"They learn to both run and maintain the equipment," says Rousselle. When machine problems arise, as with a recent broken boom, students are involved in helping get the unit back in service and learning from the experience. "To be a good operator today, you need that kind of knowledge," he observes.

OSB Rouselle describes the program as a partnership between the federal government, the province of New Brunswick, the college, the forest industry and the students. Industry's part, in addition to recommending students, includes contributing funding for equipment. As well as teaching the technical, theoretical and practical aspects of the operators' jobs, the program tries to adhere as much as possible to the realities of real harvesting operations. That includes shift work; machines are operated 24 hours a day on a four-shift basis. That gives each of the 12 students in the program a significant amount of time in the driver's seat of the three machines utilized. The program has attracted students from throughout the Maritimes and so far 90 students have completed the course. Of those, "90 per cent or more" have found work as operators in the industry, says Rousselle.

The mechanized forest training course (FTC), which has been offered at the Forks, WA school since the spring of 1996, is similar to the one in New Brunswick, says the school's director Al Angrinon. A Maritime forester who helped set up the New Brunswick college program, Angrinon says there is a definite shortage of trained cut-to-length operators and he anticipates this won't change in the near future because of the continued growth in this type of harvesting. That is primarily in northern Quebec black spruce stands, for commercial thinnings in New Brunswick and Washington, and in Alberta lodgepole stands. "These systems are exceptionally flexible." In the FTC program, which concentrates on commercial thinning utilizing Scandanavian cut-to-length equipment, students learn safety, machine operation and troubleshooting, says Angrinon. The program takes 12 students at a time and runs Timberjack machines, including the 1270 and 1210B. As in New Brunswick, during the machine operation phase of the course the harvester and forwarder are run 24 hours per day.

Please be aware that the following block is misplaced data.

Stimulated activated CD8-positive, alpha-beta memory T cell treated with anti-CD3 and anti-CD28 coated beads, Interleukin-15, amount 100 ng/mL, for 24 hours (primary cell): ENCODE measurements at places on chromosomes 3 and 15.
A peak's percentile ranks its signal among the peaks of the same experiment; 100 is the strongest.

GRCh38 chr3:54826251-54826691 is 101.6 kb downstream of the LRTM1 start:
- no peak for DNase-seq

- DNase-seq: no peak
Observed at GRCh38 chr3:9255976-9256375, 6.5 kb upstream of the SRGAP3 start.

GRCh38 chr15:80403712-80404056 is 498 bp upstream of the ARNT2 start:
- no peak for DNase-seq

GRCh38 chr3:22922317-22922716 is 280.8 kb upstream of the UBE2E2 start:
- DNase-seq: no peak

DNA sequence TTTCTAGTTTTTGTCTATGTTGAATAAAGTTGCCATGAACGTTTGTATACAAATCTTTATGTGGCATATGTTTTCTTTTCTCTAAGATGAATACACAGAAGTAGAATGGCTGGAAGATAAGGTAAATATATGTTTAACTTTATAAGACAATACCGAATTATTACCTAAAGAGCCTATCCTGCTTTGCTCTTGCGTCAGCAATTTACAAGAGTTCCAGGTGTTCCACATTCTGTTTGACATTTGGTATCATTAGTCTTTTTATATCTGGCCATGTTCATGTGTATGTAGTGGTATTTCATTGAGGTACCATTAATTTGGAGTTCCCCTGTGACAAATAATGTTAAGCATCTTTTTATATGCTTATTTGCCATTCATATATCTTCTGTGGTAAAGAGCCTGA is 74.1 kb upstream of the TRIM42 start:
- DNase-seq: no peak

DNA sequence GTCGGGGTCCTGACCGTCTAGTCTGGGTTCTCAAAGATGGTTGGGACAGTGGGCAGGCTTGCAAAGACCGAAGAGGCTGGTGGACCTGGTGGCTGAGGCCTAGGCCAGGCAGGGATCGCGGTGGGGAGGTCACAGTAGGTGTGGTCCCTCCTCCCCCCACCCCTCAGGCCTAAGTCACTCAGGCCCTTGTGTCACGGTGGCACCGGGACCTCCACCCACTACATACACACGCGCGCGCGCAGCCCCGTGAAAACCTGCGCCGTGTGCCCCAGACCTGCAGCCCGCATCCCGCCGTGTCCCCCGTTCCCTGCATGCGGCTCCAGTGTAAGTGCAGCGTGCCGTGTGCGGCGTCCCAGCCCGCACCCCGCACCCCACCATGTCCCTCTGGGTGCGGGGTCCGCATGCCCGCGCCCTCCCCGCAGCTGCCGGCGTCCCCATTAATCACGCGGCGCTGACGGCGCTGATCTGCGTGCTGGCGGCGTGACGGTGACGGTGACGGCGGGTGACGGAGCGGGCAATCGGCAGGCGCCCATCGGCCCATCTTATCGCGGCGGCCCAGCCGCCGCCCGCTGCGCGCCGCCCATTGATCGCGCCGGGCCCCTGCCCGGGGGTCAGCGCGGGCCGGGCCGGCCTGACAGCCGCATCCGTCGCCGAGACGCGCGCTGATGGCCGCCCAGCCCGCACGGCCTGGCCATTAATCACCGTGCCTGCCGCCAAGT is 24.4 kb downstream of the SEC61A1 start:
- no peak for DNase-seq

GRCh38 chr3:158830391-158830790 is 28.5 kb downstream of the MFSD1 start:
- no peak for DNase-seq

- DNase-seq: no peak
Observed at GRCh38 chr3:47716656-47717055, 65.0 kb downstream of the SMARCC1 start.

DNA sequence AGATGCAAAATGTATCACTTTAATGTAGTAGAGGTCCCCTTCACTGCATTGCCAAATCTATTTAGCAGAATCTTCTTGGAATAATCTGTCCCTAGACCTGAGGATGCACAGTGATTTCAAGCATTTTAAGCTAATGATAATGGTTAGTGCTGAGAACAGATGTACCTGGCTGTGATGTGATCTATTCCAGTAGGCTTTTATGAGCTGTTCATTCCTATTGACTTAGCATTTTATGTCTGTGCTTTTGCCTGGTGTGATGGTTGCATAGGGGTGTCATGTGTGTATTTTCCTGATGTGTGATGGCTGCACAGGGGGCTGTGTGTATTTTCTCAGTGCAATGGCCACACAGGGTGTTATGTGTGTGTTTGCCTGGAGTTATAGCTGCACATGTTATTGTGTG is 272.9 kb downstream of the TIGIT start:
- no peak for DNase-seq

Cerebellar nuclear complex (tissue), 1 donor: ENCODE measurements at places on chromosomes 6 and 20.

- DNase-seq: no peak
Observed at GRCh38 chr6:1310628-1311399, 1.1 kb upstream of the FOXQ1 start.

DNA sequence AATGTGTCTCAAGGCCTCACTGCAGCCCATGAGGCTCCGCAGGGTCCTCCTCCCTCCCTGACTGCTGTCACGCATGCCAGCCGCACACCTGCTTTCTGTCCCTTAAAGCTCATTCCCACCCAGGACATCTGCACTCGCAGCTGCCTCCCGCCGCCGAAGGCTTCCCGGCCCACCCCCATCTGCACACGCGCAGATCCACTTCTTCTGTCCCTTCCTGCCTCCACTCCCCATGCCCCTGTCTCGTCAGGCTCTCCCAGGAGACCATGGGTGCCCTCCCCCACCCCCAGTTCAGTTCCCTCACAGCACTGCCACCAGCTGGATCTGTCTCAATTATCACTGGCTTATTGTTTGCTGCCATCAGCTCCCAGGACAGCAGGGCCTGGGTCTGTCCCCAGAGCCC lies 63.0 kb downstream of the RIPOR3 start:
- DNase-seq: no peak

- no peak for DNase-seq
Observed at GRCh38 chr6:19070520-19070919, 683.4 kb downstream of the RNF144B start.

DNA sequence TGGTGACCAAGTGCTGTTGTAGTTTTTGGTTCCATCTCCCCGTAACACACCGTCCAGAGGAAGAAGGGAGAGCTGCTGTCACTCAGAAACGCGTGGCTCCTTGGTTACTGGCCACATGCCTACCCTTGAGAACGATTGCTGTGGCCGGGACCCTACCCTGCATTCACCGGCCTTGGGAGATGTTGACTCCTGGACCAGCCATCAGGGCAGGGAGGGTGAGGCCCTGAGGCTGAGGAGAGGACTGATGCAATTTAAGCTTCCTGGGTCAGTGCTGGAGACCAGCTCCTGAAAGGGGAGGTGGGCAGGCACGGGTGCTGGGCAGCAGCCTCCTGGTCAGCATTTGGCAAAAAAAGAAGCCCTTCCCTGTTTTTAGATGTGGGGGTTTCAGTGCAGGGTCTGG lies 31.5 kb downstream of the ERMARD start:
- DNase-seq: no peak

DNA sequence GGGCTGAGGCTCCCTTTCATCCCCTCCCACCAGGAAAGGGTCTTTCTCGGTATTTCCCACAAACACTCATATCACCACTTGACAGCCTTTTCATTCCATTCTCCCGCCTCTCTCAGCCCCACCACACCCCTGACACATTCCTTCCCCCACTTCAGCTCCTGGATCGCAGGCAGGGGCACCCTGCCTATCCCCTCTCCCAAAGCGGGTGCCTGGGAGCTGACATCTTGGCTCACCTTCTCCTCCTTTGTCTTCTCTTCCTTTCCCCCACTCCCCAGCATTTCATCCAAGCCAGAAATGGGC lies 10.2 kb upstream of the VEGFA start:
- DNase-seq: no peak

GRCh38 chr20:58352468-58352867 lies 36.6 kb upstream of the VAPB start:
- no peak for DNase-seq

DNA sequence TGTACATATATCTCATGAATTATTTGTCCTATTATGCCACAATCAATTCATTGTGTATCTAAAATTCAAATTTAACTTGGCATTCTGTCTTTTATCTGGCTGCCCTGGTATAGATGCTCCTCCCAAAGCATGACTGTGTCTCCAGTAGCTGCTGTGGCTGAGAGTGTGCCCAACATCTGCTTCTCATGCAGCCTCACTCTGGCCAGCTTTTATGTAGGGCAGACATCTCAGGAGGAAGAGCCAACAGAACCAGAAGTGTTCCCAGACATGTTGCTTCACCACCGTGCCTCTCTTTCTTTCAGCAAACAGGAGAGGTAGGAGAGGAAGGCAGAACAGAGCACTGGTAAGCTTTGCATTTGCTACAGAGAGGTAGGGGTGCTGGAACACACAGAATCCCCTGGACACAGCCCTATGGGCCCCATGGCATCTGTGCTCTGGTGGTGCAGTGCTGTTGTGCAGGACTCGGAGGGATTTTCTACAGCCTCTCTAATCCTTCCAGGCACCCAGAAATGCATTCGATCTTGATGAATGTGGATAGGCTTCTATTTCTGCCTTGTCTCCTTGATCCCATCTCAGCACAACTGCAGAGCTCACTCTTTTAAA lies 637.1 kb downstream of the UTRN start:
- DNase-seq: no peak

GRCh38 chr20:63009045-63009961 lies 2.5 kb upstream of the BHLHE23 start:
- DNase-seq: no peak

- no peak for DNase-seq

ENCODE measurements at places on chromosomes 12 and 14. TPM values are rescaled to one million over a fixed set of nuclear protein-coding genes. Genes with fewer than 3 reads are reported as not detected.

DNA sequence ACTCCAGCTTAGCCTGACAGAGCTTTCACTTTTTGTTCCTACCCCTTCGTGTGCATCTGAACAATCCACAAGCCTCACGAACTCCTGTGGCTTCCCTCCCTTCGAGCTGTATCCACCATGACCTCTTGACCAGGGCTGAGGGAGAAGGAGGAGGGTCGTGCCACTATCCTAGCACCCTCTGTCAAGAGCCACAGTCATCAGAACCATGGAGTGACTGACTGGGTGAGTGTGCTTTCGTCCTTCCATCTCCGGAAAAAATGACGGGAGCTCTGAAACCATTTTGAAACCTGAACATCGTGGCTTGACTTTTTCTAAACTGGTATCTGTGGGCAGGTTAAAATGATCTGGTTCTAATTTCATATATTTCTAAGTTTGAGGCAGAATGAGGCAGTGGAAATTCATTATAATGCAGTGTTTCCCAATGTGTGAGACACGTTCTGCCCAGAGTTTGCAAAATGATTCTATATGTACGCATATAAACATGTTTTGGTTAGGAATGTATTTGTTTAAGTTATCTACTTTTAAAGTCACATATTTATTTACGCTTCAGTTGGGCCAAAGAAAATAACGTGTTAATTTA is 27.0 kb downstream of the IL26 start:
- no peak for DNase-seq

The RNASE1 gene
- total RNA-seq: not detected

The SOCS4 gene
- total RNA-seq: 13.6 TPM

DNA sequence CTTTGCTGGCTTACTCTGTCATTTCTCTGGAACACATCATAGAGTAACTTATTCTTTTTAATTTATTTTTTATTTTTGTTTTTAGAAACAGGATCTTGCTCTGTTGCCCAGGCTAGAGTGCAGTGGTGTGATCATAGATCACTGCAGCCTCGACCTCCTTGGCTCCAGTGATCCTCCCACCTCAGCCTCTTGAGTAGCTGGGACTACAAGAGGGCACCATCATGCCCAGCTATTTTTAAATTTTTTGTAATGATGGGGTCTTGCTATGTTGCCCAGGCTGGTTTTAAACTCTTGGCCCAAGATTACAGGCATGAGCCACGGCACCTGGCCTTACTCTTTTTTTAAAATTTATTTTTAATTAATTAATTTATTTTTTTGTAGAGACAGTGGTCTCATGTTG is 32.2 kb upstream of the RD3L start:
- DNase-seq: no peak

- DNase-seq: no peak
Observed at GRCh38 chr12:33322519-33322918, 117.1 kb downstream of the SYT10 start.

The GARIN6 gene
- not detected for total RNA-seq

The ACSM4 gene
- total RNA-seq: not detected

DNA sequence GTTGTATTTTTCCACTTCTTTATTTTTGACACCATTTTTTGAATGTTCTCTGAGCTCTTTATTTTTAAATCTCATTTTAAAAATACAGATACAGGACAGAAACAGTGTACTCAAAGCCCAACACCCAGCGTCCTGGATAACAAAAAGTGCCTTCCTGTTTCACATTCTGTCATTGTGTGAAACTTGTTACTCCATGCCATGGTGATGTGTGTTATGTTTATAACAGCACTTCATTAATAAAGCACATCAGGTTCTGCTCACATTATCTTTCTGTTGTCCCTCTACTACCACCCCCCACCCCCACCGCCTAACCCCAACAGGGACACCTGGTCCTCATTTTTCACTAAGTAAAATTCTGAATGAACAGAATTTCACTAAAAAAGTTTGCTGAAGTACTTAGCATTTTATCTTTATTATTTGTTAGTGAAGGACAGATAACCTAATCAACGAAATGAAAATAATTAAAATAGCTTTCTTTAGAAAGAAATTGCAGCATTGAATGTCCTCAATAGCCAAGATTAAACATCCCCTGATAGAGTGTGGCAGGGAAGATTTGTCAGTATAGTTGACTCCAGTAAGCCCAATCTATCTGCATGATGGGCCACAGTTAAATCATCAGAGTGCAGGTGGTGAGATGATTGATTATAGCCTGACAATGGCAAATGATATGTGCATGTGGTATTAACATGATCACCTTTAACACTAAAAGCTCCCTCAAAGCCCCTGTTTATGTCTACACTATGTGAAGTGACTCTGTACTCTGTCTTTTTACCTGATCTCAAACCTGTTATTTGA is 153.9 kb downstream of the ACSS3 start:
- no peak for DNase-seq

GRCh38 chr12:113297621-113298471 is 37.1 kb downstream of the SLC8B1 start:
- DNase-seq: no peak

The Washington centre is run as a private business. A total of 19 directors from all areas of the industry sit on the training centre's board. He says in the relatively short span of two years, the school went from being an idea to offering its first classes. "It's a partnership I've not seen in North America," he says. "Here it's the logging industry who made it happen." He agrees that offering training of this sort is not a cheap proposition. But he also notes that studies have projected that 1,000 skilled cut-to-length operators will be needed in the Pacific Northwest in the next 10 years.

Angrinon says the FTC curriculum is certified by the state and is getting a great deal of support. Companies hiring graduates benefit virtually from day one, he says, as students who complete the course are ready to go to work without further on-the-job training. That can save companies hiring graduates up to $2,500 in the first week alone, he adds, through added production but also by reducing mistakes and even accidents not uncommon with new operators. The most difficult phase of the learning experience is completed at the school, he observes, and not on the job. That can save employers a bundle.